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Notice was sent (783) to the provincial authorities
directing them to make preparations and to instruct the people that
an armed expedition was inevitable. News had just been received of
fresh outrages in Dewa. The Yemishi had completely dispersed and
despoiled the inhabitants of two districts, so that it was found
necessary to allot lands to them elsewhere and to erect houses for
their shelter.

The Emperor said in his decree that the barbarian tribes, when
pursued, fled like birds; when unmolested, gathered like ants; that
the conscripts from the Bando provinces were reported to be weak and
unfit for campaigning, and that those skilled in archery and
physically robust stood aloof from military service, forgetting that
they all owed a common duty to their country and their sovereign.
Therefore, his Majesty directed that the sons and younger brothers of
all local officials or provincial magnates should be examined with a
view to the selection of those suited for military service, who
should be enrolled and drilled, to the number of not less than five
hundred and not more than two thousand per province according to its
size. Thus, the eight Bando provinces must have furnished a force of
from four to sixteen thousand men, all belonging to the aristocratic
class. These formed the nucleus of the army. They were supplemented
by 52,800 men, infantry and cavalry, collected from the provinces
along the Eastern Sea (Tokai) and the Eastern Mountains (Tosan). so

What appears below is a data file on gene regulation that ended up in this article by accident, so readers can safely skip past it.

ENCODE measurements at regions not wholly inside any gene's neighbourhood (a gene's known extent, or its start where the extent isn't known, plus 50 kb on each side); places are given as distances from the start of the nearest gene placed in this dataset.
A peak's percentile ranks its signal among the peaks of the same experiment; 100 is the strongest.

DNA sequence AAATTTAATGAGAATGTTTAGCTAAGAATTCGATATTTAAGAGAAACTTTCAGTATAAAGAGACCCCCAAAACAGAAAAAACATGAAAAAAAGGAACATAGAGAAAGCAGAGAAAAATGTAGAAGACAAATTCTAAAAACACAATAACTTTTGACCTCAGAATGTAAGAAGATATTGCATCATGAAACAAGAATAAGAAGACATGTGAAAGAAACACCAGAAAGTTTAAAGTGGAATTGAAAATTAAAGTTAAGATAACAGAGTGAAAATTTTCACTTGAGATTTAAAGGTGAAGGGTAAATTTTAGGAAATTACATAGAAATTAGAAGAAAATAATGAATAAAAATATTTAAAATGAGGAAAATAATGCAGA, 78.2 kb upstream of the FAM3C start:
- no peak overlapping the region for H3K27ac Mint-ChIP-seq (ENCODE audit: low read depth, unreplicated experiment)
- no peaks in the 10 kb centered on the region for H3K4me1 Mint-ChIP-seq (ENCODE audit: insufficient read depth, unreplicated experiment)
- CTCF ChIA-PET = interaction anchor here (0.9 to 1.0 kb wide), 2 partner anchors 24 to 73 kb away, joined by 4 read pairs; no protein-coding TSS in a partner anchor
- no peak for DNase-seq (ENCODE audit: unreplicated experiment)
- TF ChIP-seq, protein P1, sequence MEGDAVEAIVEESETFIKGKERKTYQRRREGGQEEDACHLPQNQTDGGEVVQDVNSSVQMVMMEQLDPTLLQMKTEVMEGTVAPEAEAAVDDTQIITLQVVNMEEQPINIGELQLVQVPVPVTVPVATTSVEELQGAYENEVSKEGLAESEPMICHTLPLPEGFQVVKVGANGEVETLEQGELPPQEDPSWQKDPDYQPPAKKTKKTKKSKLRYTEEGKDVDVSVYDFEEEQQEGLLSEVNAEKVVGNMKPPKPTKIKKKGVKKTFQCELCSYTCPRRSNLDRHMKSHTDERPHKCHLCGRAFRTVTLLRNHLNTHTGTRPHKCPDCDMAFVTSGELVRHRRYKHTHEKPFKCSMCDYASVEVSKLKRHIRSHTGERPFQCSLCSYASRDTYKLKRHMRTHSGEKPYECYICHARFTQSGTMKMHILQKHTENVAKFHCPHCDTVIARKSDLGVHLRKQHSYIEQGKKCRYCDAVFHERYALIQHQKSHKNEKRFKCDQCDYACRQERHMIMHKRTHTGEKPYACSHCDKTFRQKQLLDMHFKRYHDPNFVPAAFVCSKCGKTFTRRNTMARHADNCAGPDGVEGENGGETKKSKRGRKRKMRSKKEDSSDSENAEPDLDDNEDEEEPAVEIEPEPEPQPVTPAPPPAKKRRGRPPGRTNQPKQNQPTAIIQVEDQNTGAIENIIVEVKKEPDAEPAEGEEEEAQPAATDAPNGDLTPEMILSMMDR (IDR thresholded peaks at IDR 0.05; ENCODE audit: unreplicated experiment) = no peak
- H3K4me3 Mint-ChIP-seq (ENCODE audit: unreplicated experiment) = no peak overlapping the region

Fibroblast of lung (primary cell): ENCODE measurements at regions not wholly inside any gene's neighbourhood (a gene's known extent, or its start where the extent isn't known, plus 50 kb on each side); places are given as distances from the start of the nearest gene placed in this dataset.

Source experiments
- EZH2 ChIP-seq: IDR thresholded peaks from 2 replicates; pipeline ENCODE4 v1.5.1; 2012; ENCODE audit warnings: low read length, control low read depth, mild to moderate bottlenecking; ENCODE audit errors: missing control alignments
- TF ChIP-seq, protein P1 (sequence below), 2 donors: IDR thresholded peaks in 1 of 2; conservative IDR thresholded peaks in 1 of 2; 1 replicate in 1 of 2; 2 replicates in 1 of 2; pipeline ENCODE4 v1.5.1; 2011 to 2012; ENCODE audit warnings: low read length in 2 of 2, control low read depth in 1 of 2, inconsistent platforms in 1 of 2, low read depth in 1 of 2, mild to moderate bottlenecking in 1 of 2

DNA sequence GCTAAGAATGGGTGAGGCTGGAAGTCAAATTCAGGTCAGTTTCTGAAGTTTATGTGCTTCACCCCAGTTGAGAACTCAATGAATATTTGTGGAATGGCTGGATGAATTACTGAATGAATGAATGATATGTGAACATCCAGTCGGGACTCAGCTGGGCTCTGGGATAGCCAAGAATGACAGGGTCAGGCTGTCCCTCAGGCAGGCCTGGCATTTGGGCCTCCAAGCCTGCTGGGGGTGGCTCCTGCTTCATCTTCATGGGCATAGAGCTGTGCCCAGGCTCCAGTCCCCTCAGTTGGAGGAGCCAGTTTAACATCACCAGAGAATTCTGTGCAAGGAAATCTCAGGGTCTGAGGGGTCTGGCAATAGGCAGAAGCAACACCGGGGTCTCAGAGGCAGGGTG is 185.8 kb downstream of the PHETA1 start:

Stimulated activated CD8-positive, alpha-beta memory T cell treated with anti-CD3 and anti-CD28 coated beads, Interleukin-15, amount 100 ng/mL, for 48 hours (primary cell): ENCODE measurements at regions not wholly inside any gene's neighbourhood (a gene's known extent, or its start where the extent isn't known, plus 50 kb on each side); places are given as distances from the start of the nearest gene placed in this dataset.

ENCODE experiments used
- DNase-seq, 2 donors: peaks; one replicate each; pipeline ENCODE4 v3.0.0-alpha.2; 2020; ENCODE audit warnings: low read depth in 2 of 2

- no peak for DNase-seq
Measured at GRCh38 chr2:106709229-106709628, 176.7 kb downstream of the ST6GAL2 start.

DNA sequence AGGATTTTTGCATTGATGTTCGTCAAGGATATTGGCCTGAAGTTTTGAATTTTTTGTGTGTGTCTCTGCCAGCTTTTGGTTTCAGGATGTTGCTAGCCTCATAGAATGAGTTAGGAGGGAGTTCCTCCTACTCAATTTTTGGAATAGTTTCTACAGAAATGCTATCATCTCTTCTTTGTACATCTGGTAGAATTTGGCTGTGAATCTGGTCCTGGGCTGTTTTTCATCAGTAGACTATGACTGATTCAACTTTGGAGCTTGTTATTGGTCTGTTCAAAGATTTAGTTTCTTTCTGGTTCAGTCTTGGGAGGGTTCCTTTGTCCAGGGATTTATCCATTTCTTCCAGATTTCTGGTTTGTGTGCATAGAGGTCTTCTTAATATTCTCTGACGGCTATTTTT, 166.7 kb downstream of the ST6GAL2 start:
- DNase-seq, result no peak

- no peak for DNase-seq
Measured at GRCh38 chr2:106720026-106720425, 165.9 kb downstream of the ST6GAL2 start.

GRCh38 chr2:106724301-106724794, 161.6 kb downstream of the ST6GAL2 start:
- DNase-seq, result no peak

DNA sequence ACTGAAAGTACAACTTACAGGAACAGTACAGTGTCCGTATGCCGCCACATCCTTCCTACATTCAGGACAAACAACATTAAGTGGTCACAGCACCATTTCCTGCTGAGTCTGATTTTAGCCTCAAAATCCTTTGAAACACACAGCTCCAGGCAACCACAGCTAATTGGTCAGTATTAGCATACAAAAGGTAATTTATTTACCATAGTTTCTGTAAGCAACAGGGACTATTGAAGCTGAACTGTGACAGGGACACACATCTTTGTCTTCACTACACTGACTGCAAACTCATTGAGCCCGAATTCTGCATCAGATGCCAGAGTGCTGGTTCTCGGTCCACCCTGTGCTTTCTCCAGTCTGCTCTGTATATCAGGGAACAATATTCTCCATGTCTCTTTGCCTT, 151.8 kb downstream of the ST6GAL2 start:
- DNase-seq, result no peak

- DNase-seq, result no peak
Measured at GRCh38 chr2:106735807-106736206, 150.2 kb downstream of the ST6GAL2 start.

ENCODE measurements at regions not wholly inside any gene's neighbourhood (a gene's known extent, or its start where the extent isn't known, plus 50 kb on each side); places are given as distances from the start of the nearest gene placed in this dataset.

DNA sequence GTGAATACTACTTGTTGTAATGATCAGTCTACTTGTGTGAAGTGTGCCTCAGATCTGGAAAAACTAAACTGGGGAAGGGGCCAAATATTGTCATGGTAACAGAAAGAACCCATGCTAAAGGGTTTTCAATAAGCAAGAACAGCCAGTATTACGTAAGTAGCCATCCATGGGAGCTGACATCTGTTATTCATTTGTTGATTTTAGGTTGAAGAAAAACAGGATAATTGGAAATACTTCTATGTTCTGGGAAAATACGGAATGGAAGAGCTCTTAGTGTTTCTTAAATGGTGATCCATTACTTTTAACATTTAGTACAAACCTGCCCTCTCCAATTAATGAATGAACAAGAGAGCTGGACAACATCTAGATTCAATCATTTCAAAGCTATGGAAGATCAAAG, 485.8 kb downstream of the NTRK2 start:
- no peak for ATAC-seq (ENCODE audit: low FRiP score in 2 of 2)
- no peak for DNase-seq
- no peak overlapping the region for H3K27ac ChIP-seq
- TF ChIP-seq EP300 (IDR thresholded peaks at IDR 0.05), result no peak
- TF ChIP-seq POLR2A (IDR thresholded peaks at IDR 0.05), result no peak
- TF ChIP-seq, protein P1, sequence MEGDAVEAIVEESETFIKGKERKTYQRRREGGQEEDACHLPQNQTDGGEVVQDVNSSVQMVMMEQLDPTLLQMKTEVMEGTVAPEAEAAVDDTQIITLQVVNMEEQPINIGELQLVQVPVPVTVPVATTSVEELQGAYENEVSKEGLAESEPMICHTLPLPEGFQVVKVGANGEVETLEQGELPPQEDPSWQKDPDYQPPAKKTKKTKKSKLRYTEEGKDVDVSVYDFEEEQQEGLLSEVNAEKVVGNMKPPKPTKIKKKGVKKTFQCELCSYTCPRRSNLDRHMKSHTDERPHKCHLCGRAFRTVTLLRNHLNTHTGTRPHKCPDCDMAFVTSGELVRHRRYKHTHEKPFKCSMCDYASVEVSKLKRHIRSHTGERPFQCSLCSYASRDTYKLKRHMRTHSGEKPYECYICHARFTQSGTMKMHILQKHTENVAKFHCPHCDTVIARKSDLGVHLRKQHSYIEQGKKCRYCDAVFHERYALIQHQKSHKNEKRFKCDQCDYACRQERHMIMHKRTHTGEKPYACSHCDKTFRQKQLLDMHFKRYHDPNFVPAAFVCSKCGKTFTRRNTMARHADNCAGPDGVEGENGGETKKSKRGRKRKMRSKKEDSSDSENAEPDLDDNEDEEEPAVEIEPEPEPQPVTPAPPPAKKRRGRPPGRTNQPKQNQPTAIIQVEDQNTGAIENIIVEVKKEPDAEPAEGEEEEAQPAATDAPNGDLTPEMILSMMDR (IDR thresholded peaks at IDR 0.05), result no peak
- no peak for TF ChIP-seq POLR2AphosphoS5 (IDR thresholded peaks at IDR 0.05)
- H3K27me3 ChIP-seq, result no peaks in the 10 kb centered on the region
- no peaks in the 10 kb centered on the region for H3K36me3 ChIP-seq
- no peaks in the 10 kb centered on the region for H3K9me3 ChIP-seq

that the total force must have aggregated sixty thousand. The command
in chief was conferred on Ki no Kosami, thirteenth in descent from
the renowned Takenouchi-no-Sukune, who had been second in command of
the Fujiwara Tsugunawa expedition nine years previously. A sword was
conferred on him by the Emperor, and he received authority to act on
his own discretion without seeking instructions from the Throne.

Meanwhile, the province of Mutsu had been ordered to send 35,000 koku
(175,000 bushels) of hulled rice to Taga Castle, and the other
provinces adjacent were required to store 23,000 koku (115,000
bushels) of hoshi-i (rice boiled and dried) and salt at the same
place. The troops were to be massed at Taga, and all the provisions
and munitions were collected there by April, 789. These figures are
suggestive of the light in which the Government regarded the affair.
Kosami moved out of Taga at the appointed time and pushed northward.
But with every forward movement the difficulties multiplied. Snow in